Torina, a native of the Washington area, studied dietetics at Michigan State and did an internship with the Stouffer company before coming to Holy Cross eight years ago. She has been the chief dietitian for five years. Glass, her assistant, is a New Yorker with a master's degree in nutrition from New York University. Asked about the presence of bagels on the hospital's continental breakfast menu, she replied with some surprise, "Don't you find bagels on most hospital menus?"
They and four other dietitians track all patients on card files, coordinating the orders of doctors, requests of patients and work of the cooks. The obvious pitfalls, such as someone with an ulcer receiving a regular meal, must be avoided as do the less obvious, a full breakfast being delivered by mistake to someone about to undergo surgery. The dieticians circulate through the wards at meal time with directions to check on food service, to check on eating patterns and to encourage and educate patients.
"People are more aware of nutrition now," Torina said. "There are more questions from patients and lots of calls from people outside the hospital. If we observe bad habits, we try to teach the patients. Some aren't receptive but most are.
"There have been problems in the past," she conceded. "What nutritionists teach and what's in the market-place were not the same. It's important to teach patients something practical. Also, the whole profession has changed. We are getting into preventive nutrition. We are more open. Ten years ago we probably would have been upset with a vegetarian patient. Now we say, 'it that's what you want, fine, but you have to know how to balance your diet.' We are the ones who have to change." They are even involved in an effort to extend nutrition education to doctors.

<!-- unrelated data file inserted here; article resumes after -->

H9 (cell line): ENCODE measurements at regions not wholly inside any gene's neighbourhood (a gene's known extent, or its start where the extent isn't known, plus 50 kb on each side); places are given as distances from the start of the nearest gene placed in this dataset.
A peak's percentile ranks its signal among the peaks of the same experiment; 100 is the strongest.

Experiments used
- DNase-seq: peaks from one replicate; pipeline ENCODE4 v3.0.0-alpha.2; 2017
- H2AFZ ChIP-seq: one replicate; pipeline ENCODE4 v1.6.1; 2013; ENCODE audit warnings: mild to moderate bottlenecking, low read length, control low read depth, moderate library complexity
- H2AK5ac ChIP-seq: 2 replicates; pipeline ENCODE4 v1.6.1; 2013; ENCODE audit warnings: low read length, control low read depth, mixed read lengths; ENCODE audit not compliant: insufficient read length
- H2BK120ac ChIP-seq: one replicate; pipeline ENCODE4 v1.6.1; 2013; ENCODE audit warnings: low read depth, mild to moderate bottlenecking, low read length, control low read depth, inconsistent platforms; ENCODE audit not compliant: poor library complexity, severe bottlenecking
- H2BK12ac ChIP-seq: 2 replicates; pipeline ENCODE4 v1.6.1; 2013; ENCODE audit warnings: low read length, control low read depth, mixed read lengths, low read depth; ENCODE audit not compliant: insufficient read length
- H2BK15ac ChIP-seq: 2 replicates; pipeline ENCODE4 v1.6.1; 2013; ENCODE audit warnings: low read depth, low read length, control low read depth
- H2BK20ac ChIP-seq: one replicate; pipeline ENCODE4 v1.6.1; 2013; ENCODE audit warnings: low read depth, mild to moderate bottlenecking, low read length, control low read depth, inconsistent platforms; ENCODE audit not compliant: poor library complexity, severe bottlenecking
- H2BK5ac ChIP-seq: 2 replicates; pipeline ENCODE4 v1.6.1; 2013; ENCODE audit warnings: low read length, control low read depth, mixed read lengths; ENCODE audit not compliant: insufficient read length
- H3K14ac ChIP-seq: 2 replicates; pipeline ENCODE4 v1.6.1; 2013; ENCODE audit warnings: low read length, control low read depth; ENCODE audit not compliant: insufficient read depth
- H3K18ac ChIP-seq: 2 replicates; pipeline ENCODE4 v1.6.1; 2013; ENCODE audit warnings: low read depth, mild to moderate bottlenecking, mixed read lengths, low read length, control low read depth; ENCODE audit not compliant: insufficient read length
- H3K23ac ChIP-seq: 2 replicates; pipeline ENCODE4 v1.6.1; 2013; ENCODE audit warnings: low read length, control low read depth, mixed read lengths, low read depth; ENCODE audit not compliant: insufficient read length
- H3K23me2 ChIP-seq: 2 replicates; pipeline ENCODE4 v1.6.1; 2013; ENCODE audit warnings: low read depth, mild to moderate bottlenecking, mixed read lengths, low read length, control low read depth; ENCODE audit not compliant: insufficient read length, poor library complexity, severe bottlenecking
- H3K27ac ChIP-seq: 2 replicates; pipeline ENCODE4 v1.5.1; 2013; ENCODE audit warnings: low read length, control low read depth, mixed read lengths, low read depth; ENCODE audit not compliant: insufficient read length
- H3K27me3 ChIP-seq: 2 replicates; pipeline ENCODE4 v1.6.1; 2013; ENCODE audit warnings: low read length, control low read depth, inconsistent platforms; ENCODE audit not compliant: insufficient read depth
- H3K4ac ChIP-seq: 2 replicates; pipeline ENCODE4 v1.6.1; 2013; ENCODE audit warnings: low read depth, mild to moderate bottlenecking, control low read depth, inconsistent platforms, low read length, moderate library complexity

Glass is a specialist in what is known as therapeutic nutrition. The "regular" diet is for patients who may eat normally. The others need special, or theapeutic, diets. (Patient satisfaction with the food is considered psychologically therapeutic as well.) She feels strongly that the policy of providing a menu for all patients, including those on clear liquid diets, and having dietitians visit the patients pay off.
"If they don't like something, we will offer a substitution," she said. "We will even purchase special food if possible, although we won't run to a deli for corned beef. Usually it's not complicated. It means giving someone chicken salad instead of egg salad or giving a child a hot dog instead of roast beef. Our baker makes salt-free biscuits, coffee cake and cookies. She does peach charlotte and pumpkin mousse as diabetic desserts."
Kosher and vegetarian meals are done on request as a matter of course. Rice is provided with each meal for Oriental patients who wish it. But there are limitations. The lettuce is invariably iceberg, though raw spinach may be offered at the cafeteria salad bar; asparagus is canned, in season and out; artificial bacon bits are used.
The most popular items are steak, fish ("a nice baked haddock") and chicken. Portion control is "pretty standard," she said. "You can't eliminate waste. There are really isn't that much. I'm more concerned if we run our of something. It bad psycholigically for the patient if he doesn't get what he's ordered."
A new wing is being constructed at Holy Cross that will add 112 beds to the hospital. The dietitians foresee added work, but no major changes. "It will take an adjustment," Torina said, then added firmly, "but I still think we can prepare most of our own food."